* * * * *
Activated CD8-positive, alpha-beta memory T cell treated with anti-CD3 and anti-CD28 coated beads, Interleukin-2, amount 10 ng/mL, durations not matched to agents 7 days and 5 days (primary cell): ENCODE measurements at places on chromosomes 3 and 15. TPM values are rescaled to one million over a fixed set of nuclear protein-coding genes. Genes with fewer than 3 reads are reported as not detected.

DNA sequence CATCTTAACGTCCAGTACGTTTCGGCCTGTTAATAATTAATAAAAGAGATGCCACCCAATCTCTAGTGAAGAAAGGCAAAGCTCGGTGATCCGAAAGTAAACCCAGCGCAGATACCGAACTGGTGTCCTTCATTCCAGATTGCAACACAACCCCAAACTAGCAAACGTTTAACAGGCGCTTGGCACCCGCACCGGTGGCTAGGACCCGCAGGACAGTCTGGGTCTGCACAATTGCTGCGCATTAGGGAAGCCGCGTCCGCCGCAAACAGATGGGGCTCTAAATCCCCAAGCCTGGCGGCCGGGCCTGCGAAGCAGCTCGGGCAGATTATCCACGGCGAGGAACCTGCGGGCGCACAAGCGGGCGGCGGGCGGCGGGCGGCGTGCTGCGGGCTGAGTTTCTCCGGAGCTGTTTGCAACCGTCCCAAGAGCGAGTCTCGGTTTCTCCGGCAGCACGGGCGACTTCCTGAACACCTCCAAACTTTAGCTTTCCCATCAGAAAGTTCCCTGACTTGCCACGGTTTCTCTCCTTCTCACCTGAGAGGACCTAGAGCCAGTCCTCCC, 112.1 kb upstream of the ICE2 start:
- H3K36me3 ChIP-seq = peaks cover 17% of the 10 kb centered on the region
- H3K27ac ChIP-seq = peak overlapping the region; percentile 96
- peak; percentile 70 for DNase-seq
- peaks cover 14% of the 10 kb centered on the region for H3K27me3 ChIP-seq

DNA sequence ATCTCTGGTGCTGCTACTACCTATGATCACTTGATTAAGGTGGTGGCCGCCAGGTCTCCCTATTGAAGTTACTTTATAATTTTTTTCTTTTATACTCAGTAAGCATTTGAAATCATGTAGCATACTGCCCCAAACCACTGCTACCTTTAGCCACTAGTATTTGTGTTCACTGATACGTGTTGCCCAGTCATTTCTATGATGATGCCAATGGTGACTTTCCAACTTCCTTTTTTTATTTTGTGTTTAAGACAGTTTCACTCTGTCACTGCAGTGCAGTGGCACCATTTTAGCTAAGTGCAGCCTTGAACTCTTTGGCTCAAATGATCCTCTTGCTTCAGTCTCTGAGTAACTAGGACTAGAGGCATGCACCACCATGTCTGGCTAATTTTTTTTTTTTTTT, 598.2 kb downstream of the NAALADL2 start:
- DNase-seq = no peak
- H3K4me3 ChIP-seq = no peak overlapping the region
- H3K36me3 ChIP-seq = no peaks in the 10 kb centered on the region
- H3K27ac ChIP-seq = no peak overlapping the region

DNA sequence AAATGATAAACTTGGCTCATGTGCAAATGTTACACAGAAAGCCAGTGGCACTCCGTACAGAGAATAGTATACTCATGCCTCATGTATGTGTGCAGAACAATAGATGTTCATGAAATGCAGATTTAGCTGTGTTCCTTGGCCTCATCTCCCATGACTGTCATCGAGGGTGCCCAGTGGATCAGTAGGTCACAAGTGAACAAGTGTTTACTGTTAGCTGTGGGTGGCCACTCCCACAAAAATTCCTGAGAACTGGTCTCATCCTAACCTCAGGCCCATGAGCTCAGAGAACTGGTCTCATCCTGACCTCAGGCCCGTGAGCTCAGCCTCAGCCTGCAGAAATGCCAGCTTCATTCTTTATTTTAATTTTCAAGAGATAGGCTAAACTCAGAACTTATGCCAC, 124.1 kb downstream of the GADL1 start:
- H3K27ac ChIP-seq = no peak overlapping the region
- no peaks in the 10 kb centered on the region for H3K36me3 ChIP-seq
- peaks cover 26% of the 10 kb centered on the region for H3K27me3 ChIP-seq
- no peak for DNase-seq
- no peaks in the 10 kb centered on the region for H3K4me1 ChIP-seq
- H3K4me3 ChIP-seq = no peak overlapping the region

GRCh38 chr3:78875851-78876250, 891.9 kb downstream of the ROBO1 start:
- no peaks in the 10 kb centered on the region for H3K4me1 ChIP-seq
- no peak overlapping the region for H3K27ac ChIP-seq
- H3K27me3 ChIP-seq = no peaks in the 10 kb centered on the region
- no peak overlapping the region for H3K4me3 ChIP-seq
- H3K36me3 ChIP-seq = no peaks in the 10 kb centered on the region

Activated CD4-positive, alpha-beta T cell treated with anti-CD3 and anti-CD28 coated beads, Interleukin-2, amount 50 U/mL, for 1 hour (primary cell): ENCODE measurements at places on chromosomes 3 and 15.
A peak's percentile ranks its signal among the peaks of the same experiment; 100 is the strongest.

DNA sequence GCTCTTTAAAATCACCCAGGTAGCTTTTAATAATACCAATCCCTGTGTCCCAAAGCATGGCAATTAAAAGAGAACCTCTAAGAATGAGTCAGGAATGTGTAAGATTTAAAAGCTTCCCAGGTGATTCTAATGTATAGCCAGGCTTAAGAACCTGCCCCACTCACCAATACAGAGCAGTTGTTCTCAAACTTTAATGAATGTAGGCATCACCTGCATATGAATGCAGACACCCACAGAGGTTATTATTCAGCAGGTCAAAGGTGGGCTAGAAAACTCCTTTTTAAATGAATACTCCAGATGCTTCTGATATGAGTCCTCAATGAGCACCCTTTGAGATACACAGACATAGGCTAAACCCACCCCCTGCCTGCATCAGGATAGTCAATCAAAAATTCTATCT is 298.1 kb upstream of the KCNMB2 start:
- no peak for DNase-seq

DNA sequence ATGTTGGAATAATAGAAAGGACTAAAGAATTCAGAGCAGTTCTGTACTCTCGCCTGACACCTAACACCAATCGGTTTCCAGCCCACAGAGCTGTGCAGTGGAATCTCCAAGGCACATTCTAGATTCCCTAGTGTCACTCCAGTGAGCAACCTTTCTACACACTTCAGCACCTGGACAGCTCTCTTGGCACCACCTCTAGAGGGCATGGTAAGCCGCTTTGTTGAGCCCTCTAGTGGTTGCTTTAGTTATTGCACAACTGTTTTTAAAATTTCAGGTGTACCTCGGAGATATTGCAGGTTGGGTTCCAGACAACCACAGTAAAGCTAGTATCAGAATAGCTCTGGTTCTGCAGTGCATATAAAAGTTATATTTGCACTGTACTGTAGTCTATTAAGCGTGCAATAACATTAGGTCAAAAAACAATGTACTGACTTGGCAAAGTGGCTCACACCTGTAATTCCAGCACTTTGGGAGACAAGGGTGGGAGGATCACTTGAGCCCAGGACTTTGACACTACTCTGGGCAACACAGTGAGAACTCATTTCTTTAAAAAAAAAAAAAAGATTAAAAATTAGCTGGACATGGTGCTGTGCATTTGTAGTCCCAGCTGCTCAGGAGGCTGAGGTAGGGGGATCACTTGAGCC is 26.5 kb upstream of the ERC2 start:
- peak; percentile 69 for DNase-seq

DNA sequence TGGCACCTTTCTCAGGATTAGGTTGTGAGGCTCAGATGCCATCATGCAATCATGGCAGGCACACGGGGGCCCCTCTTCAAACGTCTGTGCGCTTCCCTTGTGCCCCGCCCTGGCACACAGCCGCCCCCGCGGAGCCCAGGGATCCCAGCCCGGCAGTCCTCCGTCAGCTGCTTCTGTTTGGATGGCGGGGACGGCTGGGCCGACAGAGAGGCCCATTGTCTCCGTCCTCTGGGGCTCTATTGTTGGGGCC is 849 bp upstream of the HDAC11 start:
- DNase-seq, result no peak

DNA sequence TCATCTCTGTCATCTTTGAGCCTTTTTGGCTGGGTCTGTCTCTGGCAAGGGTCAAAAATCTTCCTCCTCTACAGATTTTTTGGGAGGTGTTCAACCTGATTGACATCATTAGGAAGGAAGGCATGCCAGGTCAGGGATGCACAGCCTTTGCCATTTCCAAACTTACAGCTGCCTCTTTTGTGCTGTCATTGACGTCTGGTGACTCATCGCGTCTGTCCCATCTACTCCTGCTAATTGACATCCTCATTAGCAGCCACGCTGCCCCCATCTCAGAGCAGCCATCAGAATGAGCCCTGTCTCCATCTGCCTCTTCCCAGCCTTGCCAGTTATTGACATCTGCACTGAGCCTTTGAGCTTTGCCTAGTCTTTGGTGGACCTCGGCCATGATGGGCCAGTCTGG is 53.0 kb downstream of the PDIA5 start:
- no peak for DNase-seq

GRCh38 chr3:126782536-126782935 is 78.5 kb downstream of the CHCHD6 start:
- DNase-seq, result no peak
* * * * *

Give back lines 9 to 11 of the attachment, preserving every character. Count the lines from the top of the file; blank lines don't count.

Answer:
- H3K4me3 ChIP-seq = no peak overlapping the region
- H3K36me3 ChIP-seq = no peaks in the 10 kb centered on the region
- H3K27ac ChIP-seq = no peak overlapping the region